Something has always intrigued me about the people who use fitness trackers like FitBit. I'm talking about the people who really use their fitness tracker, like getting-off-the-subway-two-stops-early-to-get-in-your-10,000-steps dedication. What struck me about these kind of users is one glaringly obvious flaw in their enthusiasm: it's not sustainable. At some point, I believe, everyone will stop using their FitBit.
"I guess I kind of just woke up one day and said 'hey, let me try taking a break from this and see what happens,'" said Cari Romm, an associate editor at New York magazine's Science of Us blog. Romm recently penned a blog post about ditching her FitBit after months of dedicated use (she told me she really would get off the subway a couple of stops early to reach her daily step goals).
"I was getting tired of feeling like I had to pace at night [to get in steps], and feeling like it ruled my life," Romm said. "At a certain point, you're going to get burned out if you're emotionally invested in it. It's just mentally exhausting to sustain that investment for the rest of your life."
This is perhaps no more apparent than in the "For Sale" section of Craigslist, a veritable graveyard of abandoned fitness wearables. But what makes these people decide to suddenly quit the church of FitBit and, with great finality, hawk the used goods on Craigslist to repeat the cycle with a new worshipper? I reached out to a few folks on Craigslist to find out why they're selling their FitBit, and if they ever really bought into the hype.
"These bracelets were also pretty popular at the time and I wanted to be a part of it."
Some wrote back to tell me they never really like the fitness tracker in the first place. Maria Vidacovich, 38, told me she's trying to sell her husband's FitBit because the band irritated his wrist and eventually broke. Darion Humphrey, 22, has only had his FitBit for a few months but is selling it because he also found it uncomfortable, and said it didn't do a good enough job tracking his heart rate.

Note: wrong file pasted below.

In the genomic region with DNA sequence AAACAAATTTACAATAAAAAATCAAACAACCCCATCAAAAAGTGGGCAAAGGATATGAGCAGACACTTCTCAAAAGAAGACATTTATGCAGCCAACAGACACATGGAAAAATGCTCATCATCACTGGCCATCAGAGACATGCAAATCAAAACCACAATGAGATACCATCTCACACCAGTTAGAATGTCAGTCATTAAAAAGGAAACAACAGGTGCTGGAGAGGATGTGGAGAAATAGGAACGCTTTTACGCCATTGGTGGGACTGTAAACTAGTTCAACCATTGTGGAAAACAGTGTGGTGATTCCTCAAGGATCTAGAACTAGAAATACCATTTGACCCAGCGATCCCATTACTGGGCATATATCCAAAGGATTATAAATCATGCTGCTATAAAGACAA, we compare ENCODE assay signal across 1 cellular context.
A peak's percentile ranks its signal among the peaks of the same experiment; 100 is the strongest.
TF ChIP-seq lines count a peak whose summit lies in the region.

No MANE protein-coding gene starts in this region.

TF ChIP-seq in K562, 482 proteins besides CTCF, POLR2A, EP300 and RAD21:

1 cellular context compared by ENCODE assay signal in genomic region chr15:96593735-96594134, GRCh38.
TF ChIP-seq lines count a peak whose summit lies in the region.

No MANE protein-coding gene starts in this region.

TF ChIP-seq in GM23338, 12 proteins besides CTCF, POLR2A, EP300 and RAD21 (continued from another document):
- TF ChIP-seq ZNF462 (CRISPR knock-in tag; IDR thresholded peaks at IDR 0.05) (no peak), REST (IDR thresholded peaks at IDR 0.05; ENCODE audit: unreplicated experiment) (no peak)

But others had bought into the hype of FitBit and were dedicated users for months before the bloom was off the rose.
"I play sports (basketball and softball) and wanted to monitor my activity. These bracelets were also pretty popular at the time and I wanted to be a part of it," Clark Noto, 37, told me. But after about a year of regular use, Noto said he felt like he has a pretty good understanding of his fitness stats and doesn't need to constantly track it.
"I got good use out of it and know where I stand with my activity levels."
Some FitBitters are just moving onward and upward with their tracking devices.
Jordan Payne, 35, said he used his FitBit to for a few years to keep track of his daily activity levels, but over time started to use it less and less. Plus, he has an Apple watch, which he uses for some of the things he used his FitBit for. "I keep an eye on my overall calorie burn, how much I stand (I have a standing desk at the office) and track my bike rides with Strava, mostly from the watch," he said.
Payne wasn't the only one to tell me he'd replaced—or wants to replace—his fitness band with a smartwatch. Aside from the fatigue of constantly tracking your every movement, fitness bands are limited. Smartwatches offer a lot of the same features, but with the added benefit of also basically being a phone.
It's unlikely fitness wearable will disappear any time soon (just check out Twitter's #FitBitFriday thread for evidence of its enduring popularity), but the intense competition and reward structure of FitBit's most dedicated users is something that burns out eventually. For some, like Romm, that means giving your device a break and only using it occasionally to check in. For others, it means going cold turkey and liberating yourself from the rubbery shackle for good.
But if you feel the lure of the FitBit clan calling, I know where you can get one real cheap.